Last year I took a trip to Bali, Indonesia. A day after I arrived I went shopping to find saris and scarves for a visit the next day to a water temple. My guide had given me an idea of what these items would cost and suggested walking away if I thought the price was too high. I found colorful saris I liked and haggled a bit before happily returning to the resort with my purchase. Later in the day I realized I hadn’t gotten a very good deal at all. The combination of jet lag, a short timeline in which to purchase, and my poor attempt at converting the exchange rate of 13,000 Indonesian Rupiah for one US Dollar in my head had foiled my negotiating skills.
You Have More Experience Negotiating than You Think
Negotiation can feel overwhelming, especially because we may feel like we don’t do it often in the U.S., where items are usually priced as marked, unless they’re big-ticket items like cars and homes. But if you think about it, you’re negotiating nearly every day – with your partner, kids, coworkers, and yourself – over what will get done, how, and when.
As a business owner there may be a number of things that you can negotiate, such as the lease price for your space, and the price for services you utilize or products you purchase. Take my Bali shopping story as an example of (mostly) what not to do.
- Do your research. Whatever you are purchasing or leasing, do your research on what the standard price range is in your area. A space for rent in downtown Des Moines may have a different price tag than the same-sized space outside the metro. Know what the price includes and do some comparison shopping. Talk with others in your industry or trusted friends and advisers about the going rate.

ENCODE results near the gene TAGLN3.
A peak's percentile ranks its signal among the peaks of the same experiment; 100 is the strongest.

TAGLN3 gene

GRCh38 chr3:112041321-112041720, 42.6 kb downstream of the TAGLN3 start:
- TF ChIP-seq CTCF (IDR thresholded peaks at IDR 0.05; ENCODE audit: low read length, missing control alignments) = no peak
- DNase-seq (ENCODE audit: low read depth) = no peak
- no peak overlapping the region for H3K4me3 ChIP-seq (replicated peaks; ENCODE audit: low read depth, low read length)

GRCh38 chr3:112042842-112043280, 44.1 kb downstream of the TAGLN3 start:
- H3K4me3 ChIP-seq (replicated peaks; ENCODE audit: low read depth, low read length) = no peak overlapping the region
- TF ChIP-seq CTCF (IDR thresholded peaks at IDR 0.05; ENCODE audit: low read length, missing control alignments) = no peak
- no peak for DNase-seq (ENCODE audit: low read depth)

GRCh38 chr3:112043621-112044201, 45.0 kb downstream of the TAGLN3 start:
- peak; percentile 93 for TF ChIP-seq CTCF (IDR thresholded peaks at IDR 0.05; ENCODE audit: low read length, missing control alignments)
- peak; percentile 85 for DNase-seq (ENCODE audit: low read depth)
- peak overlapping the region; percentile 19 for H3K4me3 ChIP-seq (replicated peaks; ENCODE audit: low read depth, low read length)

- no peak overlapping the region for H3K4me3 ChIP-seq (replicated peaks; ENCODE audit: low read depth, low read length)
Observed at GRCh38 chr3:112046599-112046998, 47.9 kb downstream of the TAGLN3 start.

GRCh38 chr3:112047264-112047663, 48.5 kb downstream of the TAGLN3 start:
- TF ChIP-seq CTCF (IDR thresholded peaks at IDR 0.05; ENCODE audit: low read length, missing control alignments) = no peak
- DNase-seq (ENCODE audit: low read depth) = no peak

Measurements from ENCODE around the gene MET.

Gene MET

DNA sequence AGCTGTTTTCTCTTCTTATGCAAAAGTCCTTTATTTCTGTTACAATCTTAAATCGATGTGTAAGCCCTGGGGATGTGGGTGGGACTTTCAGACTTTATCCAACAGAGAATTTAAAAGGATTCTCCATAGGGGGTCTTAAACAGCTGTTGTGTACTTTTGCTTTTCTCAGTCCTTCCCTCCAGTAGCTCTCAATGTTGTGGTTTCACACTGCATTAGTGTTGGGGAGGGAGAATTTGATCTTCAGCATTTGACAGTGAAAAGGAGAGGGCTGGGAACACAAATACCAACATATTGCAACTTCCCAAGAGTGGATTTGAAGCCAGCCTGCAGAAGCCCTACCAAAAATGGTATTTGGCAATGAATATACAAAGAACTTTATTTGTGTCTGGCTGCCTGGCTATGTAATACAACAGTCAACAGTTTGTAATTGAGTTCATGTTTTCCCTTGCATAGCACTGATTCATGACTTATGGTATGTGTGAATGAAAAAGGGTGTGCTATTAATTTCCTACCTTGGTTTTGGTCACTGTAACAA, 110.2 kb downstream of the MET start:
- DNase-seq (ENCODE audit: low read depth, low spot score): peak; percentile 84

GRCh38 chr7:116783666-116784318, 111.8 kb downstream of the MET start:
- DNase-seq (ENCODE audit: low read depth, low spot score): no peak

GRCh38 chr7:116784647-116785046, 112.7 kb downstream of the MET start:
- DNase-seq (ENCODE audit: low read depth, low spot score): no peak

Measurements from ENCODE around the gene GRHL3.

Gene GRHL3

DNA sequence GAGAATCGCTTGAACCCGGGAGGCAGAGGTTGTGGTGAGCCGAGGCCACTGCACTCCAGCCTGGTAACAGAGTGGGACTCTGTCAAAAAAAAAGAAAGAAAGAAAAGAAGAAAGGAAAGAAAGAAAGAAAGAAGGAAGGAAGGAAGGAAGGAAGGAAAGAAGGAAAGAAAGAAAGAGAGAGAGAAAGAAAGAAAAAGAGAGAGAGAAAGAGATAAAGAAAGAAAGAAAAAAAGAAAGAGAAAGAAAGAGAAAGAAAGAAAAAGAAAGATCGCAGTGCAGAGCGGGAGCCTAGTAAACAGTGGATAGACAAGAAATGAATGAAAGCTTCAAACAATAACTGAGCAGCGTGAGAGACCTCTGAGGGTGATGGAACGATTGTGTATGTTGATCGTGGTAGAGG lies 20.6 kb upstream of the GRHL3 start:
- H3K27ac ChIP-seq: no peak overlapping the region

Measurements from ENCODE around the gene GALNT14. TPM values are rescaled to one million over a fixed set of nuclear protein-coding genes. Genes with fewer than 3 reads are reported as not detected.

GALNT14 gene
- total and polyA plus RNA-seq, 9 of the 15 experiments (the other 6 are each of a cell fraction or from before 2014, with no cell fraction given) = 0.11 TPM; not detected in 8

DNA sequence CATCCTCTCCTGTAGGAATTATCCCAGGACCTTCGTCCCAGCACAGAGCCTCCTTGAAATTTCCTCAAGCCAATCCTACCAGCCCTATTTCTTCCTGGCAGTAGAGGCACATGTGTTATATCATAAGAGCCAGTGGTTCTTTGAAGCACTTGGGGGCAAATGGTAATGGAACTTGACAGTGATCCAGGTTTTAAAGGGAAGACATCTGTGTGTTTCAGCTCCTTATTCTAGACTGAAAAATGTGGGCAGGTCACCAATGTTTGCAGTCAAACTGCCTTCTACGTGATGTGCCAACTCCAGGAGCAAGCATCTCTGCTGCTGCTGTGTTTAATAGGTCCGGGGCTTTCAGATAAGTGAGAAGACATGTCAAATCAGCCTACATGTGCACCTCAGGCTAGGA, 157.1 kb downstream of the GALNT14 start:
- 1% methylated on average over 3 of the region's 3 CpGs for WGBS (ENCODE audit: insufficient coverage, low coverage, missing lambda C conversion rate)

- Know your own mind. What are your requirements? What must the ticket price include for you? And how much are you willing to pay? If you have a good sense of what is important or not for you, you may be less likely to be swayed by emotion or a crafty sales pitch.
- Listen to the other party. This is the step most of us forget. You may be so caught up in what you want, you don’t pay attention to the other party’s desires. What is it the other party really wants out of the negotiation? If you listen, you’ll find out, even if it’s not something that was in an advertisement. Even more than the asking price, perhaps what the landlord really wants is a reliable and conscientious tenant.
- Be willing to walk away. If it turns out the offer wasn’t what you thought, or the product/space/service looked better on the screen than in person, or you just don’t have a good feeling about it, be willing to walk away. It may be you need time to step back and clear your head to try again later. It’s also possible you just need to walk away completely, especially if someone is difficult to deal with or unwilling to negotiate in any way. That could be a sign this isn’t someone you want to do business with in the first place.
These are just a few considerations to keep in mind while you negotiate as a business owner. You may not do it as well as you like, but you’ll get better with time. I did much better the second time I negotiated in Bali, and even started walking away when the sale price was too much. Ultimately, I got a souvenir I love for a fair price.
Please contact me at 515.238.4683 or firstname.lastname@example.org if you have questions about negotiating or any other aspect of your health & wellness business.